EXCLUSIVE: Lawrence Wright’s pandemic novel The End of October is published today by Knopf, and Scott Free is tactfully in the slow process of setting up a movie or limited series that Ridley Scott will eye as a potential directing project with his Scott Free producing. After all, it was Scott’s suggestion to Wright about six years ago that unlocked the idea, after Scott read Cormac McCarthy’s The Road and asked Wright if the societal breakdown in an apocalyptic event could actually happen. Luckily, the breakdown depicted in Wright’s novel is much worse, as is the fast-spreading virus.
The timing is coincidental, but the Wright book coming to the market as a film or limited TV series hasn’t contained this level of ripped-from-the-headlines element since The China Syndrome got released and then two weeks later came the meltdown of the second reactor at the Three Mile Island nuclear facility in Pennsylvania in March, 1979. In any other time, a page turner expected to be a big bestseller like this one would already have been set already for the screen in a splashy deal. Here, sources tell me it’s about tact. One thing that was made clear to me: a sizeable donation to the front line workers battling this pandemic will be part of whatever deal gets made.
Wright is the Pulitzer-winning author and esteemed New Yorker writer whose books include The Looming Tower: Al-Qaeda and the Road to 9/11. What he has written here is well-researched fiction, but the similarities to events that have actually happened this year are striking to say the least. The fictional virus – Kongoli Influenza – is far more deadly than coronavirus. But it originated from afar, with the first cases in Asia, and the suspicion is it could have come from a lab in China or Russia. It spreads like wildfire and quickly kills millions around the world, shutting down economies, schools, airports and creating massive unemployment. The fatalities include Supreme Court judges, Taylor Swift and Brad Pitt, according to today’s New York Times review.
And it features a slow-footed response by the U.S. government. While here, President Trump’s daily press briefings turned surreal when he mused about the possibility of the ingestion of household cleaning projects to eradicate the virus, Wright’s White House occupant has a more striking podium moment: as he appeals to the public to stay calm, a message undermined when he begins bleeding from his eyes (this is in the book’s reviews). A Mike Pence-like veep tries to pick up the slack, but the lack of preparedness is glaring. There is a shortage of essential medicine and medical equipment because it’s manufactured in India and China, and those supply lines are now disrupted. The race to find a vaccine before an expected second infection wave is a subplot, as are the marauding gangs of looters and criminals, many of them orphans whose parents have succumbed to the pandemic.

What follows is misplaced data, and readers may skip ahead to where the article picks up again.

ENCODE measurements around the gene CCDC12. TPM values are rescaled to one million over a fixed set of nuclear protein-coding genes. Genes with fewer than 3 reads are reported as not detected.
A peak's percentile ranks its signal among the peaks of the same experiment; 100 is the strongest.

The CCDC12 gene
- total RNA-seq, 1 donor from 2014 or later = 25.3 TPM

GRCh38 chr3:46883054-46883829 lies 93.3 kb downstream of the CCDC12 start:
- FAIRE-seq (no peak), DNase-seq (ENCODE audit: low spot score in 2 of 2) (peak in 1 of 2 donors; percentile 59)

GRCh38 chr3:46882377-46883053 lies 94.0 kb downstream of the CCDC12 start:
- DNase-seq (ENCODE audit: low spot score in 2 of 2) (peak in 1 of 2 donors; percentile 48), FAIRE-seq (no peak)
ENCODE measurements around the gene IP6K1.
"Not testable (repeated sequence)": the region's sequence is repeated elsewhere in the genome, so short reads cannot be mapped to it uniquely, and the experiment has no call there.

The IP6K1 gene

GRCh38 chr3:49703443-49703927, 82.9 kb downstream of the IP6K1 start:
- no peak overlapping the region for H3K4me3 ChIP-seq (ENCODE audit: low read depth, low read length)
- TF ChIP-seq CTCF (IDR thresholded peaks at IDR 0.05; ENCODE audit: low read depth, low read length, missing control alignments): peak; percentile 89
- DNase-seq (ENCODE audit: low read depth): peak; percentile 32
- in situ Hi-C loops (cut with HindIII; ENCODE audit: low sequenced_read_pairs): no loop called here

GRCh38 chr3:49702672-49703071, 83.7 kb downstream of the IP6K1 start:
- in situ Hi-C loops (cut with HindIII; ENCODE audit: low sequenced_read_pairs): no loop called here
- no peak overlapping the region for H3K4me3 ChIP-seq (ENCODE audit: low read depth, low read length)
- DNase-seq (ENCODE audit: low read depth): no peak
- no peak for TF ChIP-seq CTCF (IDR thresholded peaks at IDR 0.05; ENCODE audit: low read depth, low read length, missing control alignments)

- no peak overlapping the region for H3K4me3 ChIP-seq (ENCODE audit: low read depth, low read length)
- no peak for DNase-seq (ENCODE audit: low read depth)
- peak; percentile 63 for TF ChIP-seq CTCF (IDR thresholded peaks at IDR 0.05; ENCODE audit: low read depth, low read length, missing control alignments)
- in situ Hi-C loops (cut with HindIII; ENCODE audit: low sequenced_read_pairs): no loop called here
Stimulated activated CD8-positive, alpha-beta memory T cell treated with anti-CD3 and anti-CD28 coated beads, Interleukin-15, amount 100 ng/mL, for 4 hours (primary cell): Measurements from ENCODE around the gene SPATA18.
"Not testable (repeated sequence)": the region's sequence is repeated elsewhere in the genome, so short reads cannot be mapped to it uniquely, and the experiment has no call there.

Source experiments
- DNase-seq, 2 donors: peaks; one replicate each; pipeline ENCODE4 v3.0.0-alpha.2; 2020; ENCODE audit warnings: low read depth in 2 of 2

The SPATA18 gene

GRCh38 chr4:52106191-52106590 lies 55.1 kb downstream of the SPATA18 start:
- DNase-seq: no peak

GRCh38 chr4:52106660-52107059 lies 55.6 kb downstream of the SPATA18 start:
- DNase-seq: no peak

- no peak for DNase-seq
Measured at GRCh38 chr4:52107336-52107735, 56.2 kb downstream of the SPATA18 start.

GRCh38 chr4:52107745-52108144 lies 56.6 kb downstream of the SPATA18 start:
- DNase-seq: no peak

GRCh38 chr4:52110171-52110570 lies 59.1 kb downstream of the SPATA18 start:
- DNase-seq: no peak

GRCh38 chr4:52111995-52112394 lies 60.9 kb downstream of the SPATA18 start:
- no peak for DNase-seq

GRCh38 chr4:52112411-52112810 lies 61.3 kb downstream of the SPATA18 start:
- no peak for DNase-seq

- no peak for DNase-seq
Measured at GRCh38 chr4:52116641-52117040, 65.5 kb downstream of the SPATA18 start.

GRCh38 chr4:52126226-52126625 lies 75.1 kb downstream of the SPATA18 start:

The central figure is an American microbiologist named Henry Parsons, who is dispatched by the WHO to investigate an initial outbreak in Indonesia in which the victims are starved of oxygen. The page turning narrative turns to a gathering of pilgrims in Mecca that fuels global disaster, and it becomes clear the virus is also being spread not only person to person , but also by airborne birds. While the NYT reviewer suggests a 40-year old Richard Dreyfuss or Bob Balaban for that protagonist, a movie or series ought to consider not killing off Pitt as Wright did. After all, Pitt just played Dr. Fauci on SNL and successfully used science and brawn to eradicate the zombie pandemic in WWZ. While Wright’s protagonist is somewhat delicate because of a childhood bout with rickets, Pitt in Oscar-winning Cliff Booth mode would be perfect here as the narrative fulcrum, staring down a pandemic while trying to get back to his family when society goes to hell.
The societal breakdown depicted by Wright is as scary as the virus. Looting and crime are rampant, and survivalists and conspiracy nuts take center stage and Fox News’s ratings soar and guns become more coveted than ventilator machines.
So, what to do with the movie? Scott has long been interested in the exploration of the pandemic. Remember, he was set in 1994 to direct Crisis in the Hot Zone, a terrifying non-fiction book by Richard Preston about an ebola-like outbreak in a primate lab near D.C. That film had Jodie Foster and Robert Redford set, but the film cratered when it was beaten to the start line by Outbreak, an inferior Dustin Hoffman film whose producer Arnold Kopelson was unsuccessful in getting the rights to Preston book. Scott was long gone by the time Crisis in the Hot Zone was turned into a miniseries that veered far from Preston’s nightmarish true story.
Word on the street is that Netflix is among studios considering The End of October. Nobody would comment for this story because of the delicacy of the issue. But we’ve seen how films like Steven Soderbergh’s Contagion have become big titles right now. Also, it will take time to get a writer and develop the novel into a film or series. Scott has other projects he intends to direct: he was four and one-half into shooting in Ireland on The Last Duel – he shot an hour’s worth before production shut down on the Matt Damon-Adam Driver-Jodie Comer-Ben Affleck period drama; and he made an MGM deal on the Maurizio Gucci murder tale at MGM with Lady Gaga attached to play convicted murderess Patrizia Reggiani.
By the time The End of October is developed, the COVID-19 scourge hopefully will be in the rear view mirror. The book is drawing raves, and someone will turn it into a compelling, terrifying cautionary tale about global warming, the need to safeguard against future pandemics, and how polarizing politics can get in the way of a collective effort to eradicate a global threat. Stay tuned.